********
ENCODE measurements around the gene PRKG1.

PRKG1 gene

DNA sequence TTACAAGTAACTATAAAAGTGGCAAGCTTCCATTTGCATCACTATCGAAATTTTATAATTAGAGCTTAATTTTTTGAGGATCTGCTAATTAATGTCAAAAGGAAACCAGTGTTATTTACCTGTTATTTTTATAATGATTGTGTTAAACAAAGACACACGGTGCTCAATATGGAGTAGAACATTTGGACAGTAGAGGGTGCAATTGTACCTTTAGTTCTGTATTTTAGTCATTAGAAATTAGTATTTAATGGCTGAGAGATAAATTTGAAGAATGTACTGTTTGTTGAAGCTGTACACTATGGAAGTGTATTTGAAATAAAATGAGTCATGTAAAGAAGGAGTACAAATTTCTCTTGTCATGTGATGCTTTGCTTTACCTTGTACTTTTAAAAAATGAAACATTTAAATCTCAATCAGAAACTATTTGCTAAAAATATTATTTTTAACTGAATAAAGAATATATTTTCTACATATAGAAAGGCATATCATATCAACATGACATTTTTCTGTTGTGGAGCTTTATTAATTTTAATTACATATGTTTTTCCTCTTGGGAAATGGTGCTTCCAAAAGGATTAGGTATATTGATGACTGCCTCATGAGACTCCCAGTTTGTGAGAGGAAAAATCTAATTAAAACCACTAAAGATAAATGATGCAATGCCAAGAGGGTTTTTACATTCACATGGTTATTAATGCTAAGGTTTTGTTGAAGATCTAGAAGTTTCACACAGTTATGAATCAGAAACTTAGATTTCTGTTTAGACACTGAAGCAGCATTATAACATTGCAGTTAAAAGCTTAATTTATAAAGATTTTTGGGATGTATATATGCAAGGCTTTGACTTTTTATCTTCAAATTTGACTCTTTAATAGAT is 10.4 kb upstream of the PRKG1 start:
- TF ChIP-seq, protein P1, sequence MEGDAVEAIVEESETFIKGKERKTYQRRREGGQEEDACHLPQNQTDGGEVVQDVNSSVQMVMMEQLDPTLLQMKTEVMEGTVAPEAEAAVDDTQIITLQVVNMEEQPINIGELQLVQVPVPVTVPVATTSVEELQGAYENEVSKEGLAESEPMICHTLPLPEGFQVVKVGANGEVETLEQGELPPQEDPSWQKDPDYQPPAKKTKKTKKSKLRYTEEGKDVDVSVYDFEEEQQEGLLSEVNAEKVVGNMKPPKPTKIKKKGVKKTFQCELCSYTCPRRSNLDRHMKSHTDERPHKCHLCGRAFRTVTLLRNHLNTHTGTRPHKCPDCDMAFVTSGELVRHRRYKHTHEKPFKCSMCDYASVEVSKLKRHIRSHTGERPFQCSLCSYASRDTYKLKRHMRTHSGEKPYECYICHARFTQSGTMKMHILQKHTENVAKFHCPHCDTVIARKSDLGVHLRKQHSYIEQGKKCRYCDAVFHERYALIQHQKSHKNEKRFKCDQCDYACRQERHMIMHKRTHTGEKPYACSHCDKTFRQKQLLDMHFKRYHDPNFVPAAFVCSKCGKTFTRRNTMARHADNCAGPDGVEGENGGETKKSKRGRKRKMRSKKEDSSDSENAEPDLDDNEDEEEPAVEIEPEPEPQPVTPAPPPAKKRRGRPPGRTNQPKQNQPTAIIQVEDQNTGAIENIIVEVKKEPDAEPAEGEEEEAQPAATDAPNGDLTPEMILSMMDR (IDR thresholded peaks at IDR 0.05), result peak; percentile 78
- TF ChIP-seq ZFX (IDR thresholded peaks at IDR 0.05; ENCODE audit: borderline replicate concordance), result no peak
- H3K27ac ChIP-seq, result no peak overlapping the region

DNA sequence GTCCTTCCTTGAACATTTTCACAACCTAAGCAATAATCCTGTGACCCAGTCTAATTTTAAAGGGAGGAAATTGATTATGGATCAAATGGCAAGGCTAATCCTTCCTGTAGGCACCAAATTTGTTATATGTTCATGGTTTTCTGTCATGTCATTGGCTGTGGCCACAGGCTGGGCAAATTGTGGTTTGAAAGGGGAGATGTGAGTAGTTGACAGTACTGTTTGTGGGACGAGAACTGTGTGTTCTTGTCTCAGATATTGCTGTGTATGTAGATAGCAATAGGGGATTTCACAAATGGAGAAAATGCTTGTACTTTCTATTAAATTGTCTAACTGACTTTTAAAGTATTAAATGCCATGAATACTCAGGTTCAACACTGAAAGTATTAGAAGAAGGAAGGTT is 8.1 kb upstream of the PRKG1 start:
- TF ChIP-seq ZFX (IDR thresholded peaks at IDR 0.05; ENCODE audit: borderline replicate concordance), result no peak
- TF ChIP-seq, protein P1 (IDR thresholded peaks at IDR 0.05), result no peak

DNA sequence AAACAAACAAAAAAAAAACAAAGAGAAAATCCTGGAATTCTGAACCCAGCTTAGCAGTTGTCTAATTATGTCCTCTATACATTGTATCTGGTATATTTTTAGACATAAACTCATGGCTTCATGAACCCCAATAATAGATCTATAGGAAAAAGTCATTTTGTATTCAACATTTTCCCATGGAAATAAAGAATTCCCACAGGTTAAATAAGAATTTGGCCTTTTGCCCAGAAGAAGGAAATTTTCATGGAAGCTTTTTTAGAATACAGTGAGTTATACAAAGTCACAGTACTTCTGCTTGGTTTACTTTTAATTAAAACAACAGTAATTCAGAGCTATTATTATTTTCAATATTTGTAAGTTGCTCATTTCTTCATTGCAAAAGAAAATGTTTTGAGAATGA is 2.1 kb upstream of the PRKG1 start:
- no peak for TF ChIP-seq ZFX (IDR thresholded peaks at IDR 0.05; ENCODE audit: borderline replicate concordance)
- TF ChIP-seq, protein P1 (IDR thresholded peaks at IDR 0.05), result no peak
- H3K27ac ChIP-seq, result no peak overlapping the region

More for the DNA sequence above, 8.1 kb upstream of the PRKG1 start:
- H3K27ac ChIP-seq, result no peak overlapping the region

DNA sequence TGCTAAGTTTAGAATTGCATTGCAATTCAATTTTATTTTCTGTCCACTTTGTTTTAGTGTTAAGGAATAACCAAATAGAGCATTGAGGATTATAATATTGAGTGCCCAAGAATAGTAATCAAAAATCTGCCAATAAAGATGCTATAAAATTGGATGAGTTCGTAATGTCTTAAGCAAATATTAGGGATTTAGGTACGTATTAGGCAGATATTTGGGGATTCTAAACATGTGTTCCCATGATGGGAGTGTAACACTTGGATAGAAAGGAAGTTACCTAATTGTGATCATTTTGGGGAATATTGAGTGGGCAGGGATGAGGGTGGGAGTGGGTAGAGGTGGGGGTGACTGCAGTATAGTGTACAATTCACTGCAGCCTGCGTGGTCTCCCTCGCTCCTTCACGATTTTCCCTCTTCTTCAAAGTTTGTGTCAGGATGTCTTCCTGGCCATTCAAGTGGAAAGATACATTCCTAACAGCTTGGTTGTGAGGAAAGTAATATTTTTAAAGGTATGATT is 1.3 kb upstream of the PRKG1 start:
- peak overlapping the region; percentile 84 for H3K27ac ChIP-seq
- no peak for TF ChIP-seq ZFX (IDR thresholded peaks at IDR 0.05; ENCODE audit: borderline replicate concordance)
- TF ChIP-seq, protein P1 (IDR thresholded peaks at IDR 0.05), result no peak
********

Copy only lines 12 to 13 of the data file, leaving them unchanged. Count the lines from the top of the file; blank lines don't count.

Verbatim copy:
- TF ChIP-seq, protein P1 (IDR thresholded peaks at IDR 0.05), result no peak
- H3K27ac ChIP-seq, result no peak overlapping the region